Tuesday, November 3, 2020

"American Dream" by Simon F.

Song#:  3307
Date:  10/24/1987
Debut:  91
Peak:  91
Weeks:  2
Genre:  Pop, Rock

Pop Bits:  Simon Fellows got started in the business as a writer for the British music magazine NME (New Musical Express), yet aspirations to become a musician himself led him to forming the duo Intaferon with Simon Gillham. The pair were able to sign with Chrysalis Records and release three singles in 1983 and 1984. Two of the songs became low charters in the UK, but it seems that wasn't enough for the duo, who decided to go their own ways. Fellows was able to keep on with Chrysalis and recorded a 1985 debut solo album titled Gun. It would be credited to Simon F and would be released in both the UK and US. Unfortunately, nothing came from it and Fellows lost his contract with Chrysalis. After a move to the States, Fellows signed on with Reprise Records and recorded his second Simon F. album, Never Never Land. This first single got issued out and it became a blip on the Pop chart for two short weeks. In turn, the album failed to chart and quickly disappeared.

ReduxReview:  The Intaferon singles were steeped in British new wave. Simon F.'s Gun album kept some of the new wave elements, but incorporated a more mainstream rock/synth rock sound. He kind of kept the same sound for Never Never Land, but I think one of the issues he had was that he wore his influences on his sleeves. This single definitely had a David Bowie feel to it with it's "bop-bop-ba-ooh" background vocals and chugging "Heroes"-like groove. The LP's potential next single (which never got officially released), "New York Girl," was rocker straight out of the Billy Idol playbook. Then the track "Love Bomb" totally reflected ELO. The tracks were well-done, but they didn't necessarily sound original. It was like the label said "hey, Billy Idol is popular - do something like that" and Fellows did. Because of that, it was hard to get a feel for who Simon F. was as a musician. Still, this single had its moments. The production was clean and the groove-stopping chorus provided some interest. Fellows' voice was solid as well. He had potential, but songs like this were just too haunted by the influences.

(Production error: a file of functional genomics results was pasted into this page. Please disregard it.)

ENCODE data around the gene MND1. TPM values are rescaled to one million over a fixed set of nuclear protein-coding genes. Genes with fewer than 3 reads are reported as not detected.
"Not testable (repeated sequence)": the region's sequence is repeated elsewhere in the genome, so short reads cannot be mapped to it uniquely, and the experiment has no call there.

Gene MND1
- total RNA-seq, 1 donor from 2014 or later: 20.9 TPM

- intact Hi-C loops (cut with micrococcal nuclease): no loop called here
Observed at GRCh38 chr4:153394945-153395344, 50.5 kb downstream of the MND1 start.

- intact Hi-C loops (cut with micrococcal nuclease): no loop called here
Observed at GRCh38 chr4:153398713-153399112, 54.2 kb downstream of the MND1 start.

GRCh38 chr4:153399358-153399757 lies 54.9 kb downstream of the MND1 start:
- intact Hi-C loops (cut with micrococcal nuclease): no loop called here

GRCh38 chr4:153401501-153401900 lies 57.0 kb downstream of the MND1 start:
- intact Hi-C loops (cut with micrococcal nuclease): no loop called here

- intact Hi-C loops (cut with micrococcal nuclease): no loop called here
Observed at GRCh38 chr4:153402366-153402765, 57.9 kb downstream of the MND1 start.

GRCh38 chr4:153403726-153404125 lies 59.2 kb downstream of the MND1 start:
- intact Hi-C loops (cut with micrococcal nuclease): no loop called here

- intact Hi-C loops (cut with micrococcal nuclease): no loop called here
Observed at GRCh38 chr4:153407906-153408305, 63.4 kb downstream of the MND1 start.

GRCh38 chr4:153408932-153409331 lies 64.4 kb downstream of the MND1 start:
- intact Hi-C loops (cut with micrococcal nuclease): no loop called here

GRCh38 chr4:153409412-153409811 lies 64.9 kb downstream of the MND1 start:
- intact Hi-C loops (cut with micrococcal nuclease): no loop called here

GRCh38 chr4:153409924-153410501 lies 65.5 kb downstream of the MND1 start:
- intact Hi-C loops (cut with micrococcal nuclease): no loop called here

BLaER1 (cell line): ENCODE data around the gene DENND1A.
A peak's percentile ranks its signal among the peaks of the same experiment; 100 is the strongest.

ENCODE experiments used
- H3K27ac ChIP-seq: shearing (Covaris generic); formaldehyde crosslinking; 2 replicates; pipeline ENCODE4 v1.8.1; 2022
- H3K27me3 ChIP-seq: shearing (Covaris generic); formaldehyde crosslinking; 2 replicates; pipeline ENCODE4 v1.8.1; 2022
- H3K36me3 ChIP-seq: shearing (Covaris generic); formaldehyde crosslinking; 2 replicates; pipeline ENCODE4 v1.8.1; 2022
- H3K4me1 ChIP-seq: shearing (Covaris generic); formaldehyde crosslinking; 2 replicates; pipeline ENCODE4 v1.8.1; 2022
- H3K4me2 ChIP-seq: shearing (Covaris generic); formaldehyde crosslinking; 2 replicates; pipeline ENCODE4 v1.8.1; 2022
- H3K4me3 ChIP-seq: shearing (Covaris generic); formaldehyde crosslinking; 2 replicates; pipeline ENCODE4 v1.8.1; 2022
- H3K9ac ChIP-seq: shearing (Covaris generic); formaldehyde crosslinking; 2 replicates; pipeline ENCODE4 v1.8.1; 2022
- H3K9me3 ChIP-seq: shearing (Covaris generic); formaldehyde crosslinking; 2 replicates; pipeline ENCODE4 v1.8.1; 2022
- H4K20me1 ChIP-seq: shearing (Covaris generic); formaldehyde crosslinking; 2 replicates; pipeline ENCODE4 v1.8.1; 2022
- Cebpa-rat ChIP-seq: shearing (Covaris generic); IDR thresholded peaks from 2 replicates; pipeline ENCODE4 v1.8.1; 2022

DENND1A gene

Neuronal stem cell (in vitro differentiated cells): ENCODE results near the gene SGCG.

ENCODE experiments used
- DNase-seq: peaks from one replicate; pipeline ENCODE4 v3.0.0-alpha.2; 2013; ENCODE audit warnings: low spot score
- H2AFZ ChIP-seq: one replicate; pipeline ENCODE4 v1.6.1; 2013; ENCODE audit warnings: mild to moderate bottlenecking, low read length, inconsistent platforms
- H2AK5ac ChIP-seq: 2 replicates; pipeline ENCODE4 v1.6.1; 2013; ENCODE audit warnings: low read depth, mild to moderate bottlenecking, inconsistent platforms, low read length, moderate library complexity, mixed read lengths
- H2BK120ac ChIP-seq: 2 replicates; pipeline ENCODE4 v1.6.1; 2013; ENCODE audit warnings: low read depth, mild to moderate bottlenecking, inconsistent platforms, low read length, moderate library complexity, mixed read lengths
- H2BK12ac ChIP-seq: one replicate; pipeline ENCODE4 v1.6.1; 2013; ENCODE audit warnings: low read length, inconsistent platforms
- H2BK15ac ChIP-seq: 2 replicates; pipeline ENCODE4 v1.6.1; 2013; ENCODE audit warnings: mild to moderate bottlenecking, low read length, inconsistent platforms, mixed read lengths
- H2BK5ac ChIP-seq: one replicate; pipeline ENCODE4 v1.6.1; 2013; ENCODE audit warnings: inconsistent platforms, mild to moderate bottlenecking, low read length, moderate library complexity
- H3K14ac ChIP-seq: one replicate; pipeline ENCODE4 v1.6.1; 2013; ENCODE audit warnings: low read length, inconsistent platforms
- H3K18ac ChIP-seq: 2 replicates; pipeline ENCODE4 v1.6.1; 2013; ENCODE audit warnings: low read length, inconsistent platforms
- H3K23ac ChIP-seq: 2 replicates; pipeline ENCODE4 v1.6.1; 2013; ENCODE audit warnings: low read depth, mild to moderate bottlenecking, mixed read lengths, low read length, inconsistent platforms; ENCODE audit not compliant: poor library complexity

ReduxRating:  6/10

Trivia:  Despite the results of this single and the album, Fellows got a second shot with Reprise. However, for his second effort, Here Comes the 21st Century, Fellows went for a more alt rock/hard rock sound and changed his credited name to F Machine. Its only single, "Runaway Train," failed to chart and that ended Fellows' time at Reprise. He would release a few more indie singles under the F Machine name, but nothing much came from them. After a final stab to try and get a record deal, Fellows then decided on a new career path. He began writing fiction and published his first novel, Don't Breathe the Air, in 2013. Four more novels would follow. Then Fellows used the knowledge he gained from his recording days and return to music journalism with the book The Chrysalis Records Story. It was set to be published in 2020, but due to the COVID-19 pandemic, it was delayed until 2021.



  1. Never, never land is a great album in my view! Somewhat eclectic and many interesting arrangement quirks. Good vocals and lyrics too.

    1. He definitely had some fun tunes and I did enjoy this Bowie-esque track. He had the goods. It was too bad the single and album didn't do better.